Chancellor Philip Hammond has tried to reassure Tories concerned about Theresa May’s hard line on Europe, by giving a Brexit speech which completely avoided the word “immigration”.
Speaking at Tory conference, Mr Hammond did not use the word once and instead chose to talk about how attracting the best minds to the UK would help the economy survive.
It comes in stark contrast to the Prime Minister’s speech on Sunday, which pleased Brexiteers with its focus on making border control a red-line in any Brexit deal.
The Chancellor’s more emollient tone suggests he and Ms May could have chosen to a adopt a ‘good cop, bad cop’ approach to managing the political fallout from Brexit.
After the Prime Minister’s speech attacking pro-EU politicians and confirming she would trigger Article 50 of the Lisbon Treaty, launching Brexit talks, sterling plunged to its lowest level against the dollar since early July.
She devoted large segments to talking about immigration, but Mr Hammond instead talked about “border control” and even then only mentioned it in one section before the closing passage.
He then added that controls had to be done “while protecting our economy, our jobs and our living standards.”
In a section which struck a significantly different tone to Ms May, he then said: “We will do it by making the British economy the most outward-looking, most dynamic, most competitive, high wage, high skilled, low tax economy in the world.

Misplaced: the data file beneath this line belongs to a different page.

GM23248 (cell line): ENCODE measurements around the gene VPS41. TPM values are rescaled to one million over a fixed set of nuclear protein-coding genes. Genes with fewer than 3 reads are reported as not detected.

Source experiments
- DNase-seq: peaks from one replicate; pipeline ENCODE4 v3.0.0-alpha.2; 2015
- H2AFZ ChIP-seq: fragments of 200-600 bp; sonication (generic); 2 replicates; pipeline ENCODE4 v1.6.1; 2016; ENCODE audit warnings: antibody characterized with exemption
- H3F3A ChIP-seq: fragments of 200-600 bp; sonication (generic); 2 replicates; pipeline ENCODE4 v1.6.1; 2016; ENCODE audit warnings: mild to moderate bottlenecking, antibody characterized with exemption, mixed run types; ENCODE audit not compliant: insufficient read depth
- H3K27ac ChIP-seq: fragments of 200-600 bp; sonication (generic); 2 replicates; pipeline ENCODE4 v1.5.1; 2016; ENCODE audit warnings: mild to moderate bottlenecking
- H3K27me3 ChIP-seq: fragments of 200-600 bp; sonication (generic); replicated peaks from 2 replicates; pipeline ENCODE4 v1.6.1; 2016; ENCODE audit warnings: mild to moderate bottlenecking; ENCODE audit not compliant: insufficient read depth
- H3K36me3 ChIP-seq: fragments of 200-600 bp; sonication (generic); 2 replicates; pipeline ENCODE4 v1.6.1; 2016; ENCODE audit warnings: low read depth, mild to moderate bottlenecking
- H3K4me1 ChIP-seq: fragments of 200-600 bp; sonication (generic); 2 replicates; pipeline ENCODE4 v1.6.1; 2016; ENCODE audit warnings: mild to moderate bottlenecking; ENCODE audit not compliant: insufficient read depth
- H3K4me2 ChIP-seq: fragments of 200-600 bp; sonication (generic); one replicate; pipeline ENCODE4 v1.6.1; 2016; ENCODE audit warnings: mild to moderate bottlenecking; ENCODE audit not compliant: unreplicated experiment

“We will do it by making sure that after Brexit, we go on attracting the brightest and the best, the highest skilled and the most dynamic entrepreneurs, scientists, engineers and managers from around the world.
“Building a strong and vibrant economy as the bedrock of our strong and vibrant society.”
Mr Hammond sympathised with businesses which trade with the EU who are uncertain about what “lies ahead”.
He said: “They have understandable questions about the process of the negotiations.
“About the deal that will be done. About the changes they will have to make to adapt to the post-Brexit world. And about what it will all mean for their employees, their company, their business model. I understand their concerns: business hates uncertainty.”
He said he hoped to guarantee the rights of EU citizens already living and working in the UK. Explaining the speech afterwards, a spokeswoman said of the EU referendum: "It was a vote to take back sovereignty, it was not a vote to sink the economy."
Ms May watched the speech, applauding from the audience, having unveiled her own far tougher stance on EU withdrawal just 24 hours before.
Pro-EU MPs have been urging Ms May to do everything possible to preserve access to the single market to the greatest degree, with many arguing for full access.
But in her speech Ms May claimed the MPs are looking at things the “wrong way”. She said she wanted a Brexit deal to include cooperation on crime and counter-terrorism, to involve free trade and to give British companies the maximum freedom to operate in the single market.
Then she went on: “But let me be clear. We are not leaving the European Union only to give up control of immigration again. And we are not leaving only to return to the jurisdiction of the European Court of Justice.”
With the party threatening to go to war over Brexit and some pro-EU Tories already seeing Mr Hammond as a potential ally, one MP said the approach could be how Ms May hopes to hold the Tories together. They said: “It’s the old good cop, bad cop. They’re hoping it’ll keep everyone just happy enough to get through.”
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